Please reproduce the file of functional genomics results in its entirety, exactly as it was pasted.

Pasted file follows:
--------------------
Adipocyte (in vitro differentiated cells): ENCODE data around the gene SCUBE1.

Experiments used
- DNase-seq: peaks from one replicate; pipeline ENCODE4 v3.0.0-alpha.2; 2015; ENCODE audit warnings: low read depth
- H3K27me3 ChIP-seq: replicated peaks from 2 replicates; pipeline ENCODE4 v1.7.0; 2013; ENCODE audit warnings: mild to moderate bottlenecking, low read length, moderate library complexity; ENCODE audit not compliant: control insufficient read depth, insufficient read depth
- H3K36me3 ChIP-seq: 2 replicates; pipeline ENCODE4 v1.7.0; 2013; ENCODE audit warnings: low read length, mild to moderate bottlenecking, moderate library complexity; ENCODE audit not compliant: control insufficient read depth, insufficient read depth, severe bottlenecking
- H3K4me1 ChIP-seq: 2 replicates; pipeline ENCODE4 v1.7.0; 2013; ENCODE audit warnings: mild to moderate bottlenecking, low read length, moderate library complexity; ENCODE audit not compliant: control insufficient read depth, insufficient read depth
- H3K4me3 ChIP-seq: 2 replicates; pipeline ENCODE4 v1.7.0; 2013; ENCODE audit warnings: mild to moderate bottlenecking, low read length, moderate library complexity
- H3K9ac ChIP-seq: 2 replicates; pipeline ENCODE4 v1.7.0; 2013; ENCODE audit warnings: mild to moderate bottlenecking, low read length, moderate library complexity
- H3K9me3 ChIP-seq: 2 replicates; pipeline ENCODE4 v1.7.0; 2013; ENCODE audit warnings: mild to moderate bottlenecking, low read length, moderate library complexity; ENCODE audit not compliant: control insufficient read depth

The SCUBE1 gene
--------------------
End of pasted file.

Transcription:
Adipocyte (in vitro differentiated cells): ENCODE data around the gene SCUBE1.

Experiments used
- DNase-seq: peaks from one replicate; pipeline ENCODE4 v3.0.0-alpha.2; 2015; ENCODE audit warnings: low read depth
- H3K27me3 ChIP-seq: replicated peaks from 2 replicates; pipeline ENCODE4 v1.7.0; 2013; ENCODE audit warnings: mild to moderate bottlenecking, low read length, moderate library complexity; ENCODE audit not compliant: control insufficient read depth, insufficient read depth
- H3K36me3 ChIP-seq: 2 replicates; pipeline ENCODE4 v1.7.0; 2013; ENCODE audit warnings: low read length, mild to moderate bottlenecking, moderate library complexity; ENCODE audit not compliant: control insufficient read depth, insufficient read depth, severe bottlenecking
- H3K4me1 ChIP-seq: 2 replicates; pipeline ENCODE4 v1.7.0; 2013; ENCODE audit warnings: mild to moderate bottlenecking, low read length, moderate library complexity; ENCODE audit not compliant: control insufficient read depth, insufficient read depth
- H3K4me3 ChIP-seq: 2 replicates; pipeline ENCODE4 v1.7.0; 2013; ENCODE audit warnings: mild to moderate bottlenecking, low read length, moderate library complexity
- H3K9ac ChIP-seq: 2 replicates; pipeline ENCODE4 v1.7.0; 2013; ENCODE audit warnings: mild to moderate bottlenecking, low read length, moderate library complexity
- H3K9me3 ChIP-seq: 2 replicates; pipeline ENCODE4 v1.7.0; 2013; ENCODE audit warnings: mild to moderate bottlenecking, low read length, moderate library complexity; ENCODE audit not compliant: control insufficient read depth

The SCUBE1 gene